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Three Tips For Integrating Soccer Into Your Summer Camp

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If you run a summer camp, it is always nice to introduce new activities each year. This keeps the camp interesting for those children who come back year after year. It also helps attract new campers who are interested specifically in the new activities you add. 

Soccer is a sport that has become widely popular among youth over the last several decades. There are over 3 million members in the U.S. Youth Soccer League, making it the largest youth sports league in the nation. And many other children are interested in beginning to play soccer or learning more about the sport. This makes soccer the perfect activity to add to your summer camp this year. Here are three tips to help you do so.

Have a Soccer Wall Built

One of the hardest parts of soccer is kicking a goal! Kids will need a lot of practice with this part of the game, and a great way for them to practice is against a soccer wall. You can hire a portable soccer wall builder to come put up a wall that is marked with several targets. As a part of your early camp practices, have the kids practice kicking the ball to hit the targets. Also have them practice returning the ball after it bounces off the wall.

The standard practice wall has space for four or five kids to practice. So if you have a larger camp, you may want to have several walls built. Even if you do not have enough wall space for all the kids, half of them can use the wall while the other half practice passing—and then they can switch.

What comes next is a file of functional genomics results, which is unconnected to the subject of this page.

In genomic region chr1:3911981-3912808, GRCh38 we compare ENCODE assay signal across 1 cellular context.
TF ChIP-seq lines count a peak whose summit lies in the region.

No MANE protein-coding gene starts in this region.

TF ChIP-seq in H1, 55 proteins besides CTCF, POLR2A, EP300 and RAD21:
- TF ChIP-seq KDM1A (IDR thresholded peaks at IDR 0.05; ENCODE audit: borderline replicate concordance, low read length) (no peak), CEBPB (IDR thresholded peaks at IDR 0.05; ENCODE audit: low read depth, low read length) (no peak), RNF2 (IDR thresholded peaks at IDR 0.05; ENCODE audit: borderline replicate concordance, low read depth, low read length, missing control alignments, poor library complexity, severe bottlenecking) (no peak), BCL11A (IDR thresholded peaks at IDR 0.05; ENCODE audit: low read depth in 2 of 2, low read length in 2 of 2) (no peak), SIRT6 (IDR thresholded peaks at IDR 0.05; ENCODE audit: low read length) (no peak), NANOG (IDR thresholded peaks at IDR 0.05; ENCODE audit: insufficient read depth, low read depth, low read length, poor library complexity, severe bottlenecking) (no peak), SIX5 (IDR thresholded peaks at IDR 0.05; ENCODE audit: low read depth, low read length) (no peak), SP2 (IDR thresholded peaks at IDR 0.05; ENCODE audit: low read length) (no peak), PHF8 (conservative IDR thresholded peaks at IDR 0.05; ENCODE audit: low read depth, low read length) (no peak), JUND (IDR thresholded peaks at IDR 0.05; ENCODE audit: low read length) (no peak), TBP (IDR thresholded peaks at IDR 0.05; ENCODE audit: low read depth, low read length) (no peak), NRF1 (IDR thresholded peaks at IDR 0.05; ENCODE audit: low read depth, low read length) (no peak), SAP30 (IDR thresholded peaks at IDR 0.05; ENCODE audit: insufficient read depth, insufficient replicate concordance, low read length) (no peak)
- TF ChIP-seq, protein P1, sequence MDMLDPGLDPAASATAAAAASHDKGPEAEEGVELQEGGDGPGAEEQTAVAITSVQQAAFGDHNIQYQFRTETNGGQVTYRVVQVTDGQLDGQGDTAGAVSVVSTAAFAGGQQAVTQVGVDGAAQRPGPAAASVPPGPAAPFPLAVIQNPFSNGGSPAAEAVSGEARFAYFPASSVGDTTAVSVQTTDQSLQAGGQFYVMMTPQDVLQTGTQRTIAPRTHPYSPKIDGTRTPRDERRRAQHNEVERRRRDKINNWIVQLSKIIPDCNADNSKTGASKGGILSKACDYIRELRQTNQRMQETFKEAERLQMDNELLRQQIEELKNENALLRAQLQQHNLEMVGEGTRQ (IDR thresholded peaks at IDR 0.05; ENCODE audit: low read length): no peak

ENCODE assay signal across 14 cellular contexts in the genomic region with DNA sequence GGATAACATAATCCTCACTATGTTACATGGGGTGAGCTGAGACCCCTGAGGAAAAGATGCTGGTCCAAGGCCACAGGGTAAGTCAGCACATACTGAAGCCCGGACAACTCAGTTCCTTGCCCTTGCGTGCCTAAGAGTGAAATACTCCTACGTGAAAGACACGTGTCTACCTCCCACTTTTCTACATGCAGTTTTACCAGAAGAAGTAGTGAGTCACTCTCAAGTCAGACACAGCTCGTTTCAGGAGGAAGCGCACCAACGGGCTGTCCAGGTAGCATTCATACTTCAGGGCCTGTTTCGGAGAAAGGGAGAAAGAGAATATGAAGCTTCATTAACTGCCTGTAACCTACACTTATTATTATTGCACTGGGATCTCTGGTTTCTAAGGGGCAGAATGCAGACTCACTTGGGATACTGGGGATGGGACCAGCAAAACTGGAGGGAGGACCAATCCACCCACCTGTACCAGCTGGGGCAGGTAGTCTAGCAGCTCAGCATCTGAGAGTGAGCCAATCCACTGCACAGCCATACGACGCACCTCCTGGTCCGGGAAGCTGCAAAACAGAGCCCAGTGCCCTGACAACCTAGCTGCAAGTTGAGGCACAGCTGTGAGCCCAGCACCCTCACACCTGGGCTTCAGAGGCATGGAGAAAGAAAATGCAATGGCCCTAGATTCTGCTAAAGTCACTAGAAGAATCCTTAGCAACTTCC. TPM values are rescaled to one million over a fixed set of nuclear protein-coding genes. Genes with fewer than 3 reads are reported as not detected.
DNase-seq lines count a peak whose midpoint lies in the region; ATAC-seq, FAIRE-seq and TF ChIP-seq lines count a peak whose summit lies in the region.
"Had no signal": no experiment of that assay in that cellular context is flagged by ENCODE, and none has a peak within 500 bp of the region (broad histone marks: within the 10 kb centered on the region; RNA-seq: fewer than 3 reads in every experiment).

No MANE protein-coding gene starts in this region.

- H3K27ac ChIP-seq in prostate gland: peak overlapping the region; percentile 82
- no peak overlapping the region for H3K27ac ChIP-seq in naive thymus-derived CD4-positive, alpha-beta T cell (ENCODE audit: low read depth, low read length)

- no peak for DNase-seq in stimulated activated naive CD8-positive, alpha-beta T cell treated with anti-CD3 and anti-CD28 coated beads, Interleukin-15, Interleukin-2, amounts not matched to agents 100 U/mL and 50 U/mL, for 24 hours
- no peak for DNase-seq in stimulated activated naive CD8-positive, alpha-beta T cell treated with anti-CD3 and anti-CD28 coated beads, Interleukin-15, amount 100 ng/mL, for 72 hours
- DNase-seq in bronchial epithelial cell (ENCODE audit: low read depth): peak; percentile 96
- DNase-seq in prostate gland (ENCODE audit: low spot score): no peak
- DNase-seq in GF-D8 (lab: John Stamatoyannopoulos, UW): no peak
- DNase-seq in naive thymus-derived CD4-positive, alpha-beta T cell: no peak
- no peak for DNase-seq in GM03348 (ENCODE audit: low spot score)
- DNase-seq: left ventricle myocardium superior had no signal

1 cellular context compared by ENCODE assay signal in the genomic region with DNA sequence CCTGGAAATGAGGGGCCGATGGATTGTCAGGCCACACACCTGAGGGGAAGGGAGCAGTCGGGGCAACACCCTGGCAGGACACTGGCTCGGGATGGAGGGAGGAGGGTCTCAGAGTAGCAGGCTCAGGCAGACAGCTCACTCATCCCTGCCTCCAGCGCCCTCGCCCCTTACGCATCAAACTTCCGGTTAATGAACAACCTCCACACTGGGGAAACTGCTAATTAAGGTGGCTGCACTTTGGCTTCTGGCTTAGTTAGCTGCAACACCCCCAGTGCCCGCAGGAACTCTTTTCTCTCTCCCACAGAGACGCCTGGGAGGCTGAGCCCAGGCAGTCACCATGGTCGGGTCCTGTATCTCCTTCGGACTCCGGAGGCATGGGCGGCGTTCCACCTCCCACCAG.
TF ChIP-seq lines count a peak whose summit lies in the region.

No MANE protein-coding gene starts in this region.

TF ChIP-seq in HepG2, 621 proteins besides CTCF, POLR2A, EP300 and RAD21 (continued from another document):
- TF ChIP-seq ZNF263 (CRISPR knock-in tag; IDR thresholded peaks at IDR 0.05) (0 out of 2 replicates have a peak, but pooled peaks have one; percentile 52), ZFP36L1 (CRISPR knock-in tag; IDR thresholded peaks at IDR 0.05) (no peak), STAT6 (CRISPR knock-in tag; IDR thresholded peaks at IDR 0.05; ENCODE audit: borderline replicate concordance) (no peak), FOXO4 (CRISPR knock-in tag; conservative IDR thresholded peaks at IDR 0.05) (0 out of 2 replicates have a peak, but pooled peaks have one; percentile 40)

Hire a Coach

Soccer is a game that seems basic—until you get into it and realize how intricate the moves and tactics really are. The campers will learn more—and you will also attract more advanced players—if you hire an actual soccer coach to come teach them at least a few times during camp. Even if you just find a coach to come for an hour a day, this will provide the kids with some good instruction, and they can use "free time" during camp to get more practice. 

If you're having trouble finding coaches in your area, reach out to a local college. They may recommend some of their collegiate players who are looking for part-time work over the summer to help you out.

Create a Dedicated Field

Your players will need to practice passing and drills, but at some point, they will want to play actual games. To make this feasible, you need to have a dedicated soccer field measured off and marked. An official soccer field for high school players is between 55 and 80 yard wide and 110 and 120 yards long. Use a diagram to make sure you put the half-line and quarter-line in the right spot, and make sure you set a goal to either end of the field, too. 

You can use the soccer field for other activities as needed, but make sure you don't light camp fires or do any other activities that might leave holes or debris in the field for players to trip over. If you are really short on space, a half-size field is better than nothing. You may just have to modify the game to ensure fair play—but the coach you hire can help with that.

If you add soccer to your camp activity list, you're sure to attract some new campers this year! Kids love this sport, and it's a rather easy one to teach as long as you have a coach, a portable soccer wall, and a measured field. To learn more about your options, contact a company like URBAN SOCCER PARK.


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